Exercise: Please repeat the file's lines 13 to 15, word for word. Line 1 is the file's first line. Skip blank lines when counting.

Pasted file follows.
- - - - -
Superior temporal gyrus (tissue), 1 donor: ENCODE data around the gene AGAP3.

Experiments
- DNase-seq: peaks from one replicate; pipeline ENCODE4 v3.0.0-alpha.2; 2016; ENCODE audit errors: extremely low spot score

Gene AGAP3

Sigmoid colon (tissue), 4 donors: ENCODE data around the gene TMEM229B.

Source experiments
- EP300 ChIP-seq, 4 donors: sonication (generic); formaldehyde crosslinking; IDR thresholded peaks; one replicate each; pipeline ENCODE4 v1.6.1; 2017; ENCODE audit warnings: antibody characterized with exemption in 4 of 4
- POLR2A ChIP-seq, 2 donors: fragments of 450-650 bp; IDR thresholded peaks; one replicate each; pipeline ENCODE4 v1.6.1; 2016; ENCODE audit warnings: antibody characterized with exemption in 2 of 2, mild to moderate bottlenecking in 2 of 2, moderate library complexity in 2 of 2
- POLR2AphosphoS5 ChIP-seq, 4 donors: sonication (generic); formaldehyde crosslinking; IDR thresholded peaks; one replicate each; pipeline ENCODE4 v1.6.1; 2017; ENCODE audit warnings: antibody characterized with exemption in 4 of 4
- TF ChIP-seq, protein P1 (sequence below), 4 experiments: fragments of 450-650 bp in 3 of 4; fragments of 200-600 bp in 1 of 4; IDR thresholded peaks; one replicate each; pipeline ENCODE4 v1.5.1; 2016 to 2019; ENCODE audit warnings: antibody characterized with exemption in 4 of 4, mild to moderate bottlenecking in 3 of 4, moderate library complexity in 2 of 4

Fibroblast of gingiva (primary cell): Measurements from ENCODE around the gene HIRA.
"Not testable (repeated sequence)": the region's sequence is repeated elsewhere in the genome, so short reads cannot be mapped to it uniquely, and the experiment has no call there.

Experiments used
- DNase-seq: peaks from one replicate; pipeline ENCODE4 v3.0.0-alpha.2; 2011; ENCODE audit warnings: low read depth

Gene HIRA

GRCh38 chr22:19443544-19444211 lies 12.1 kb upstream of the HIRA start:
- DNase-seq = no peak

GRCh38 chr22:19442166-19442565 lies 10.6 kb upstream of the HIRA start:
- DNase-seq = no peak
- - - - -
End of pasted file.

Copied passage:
Experiments used
- DNase-seq: peaks from one replicate; pipeline ENCODE4 v3.0.0-alpha.2; 2011; ENCODE audit warnings: low read depth

Gene HIRA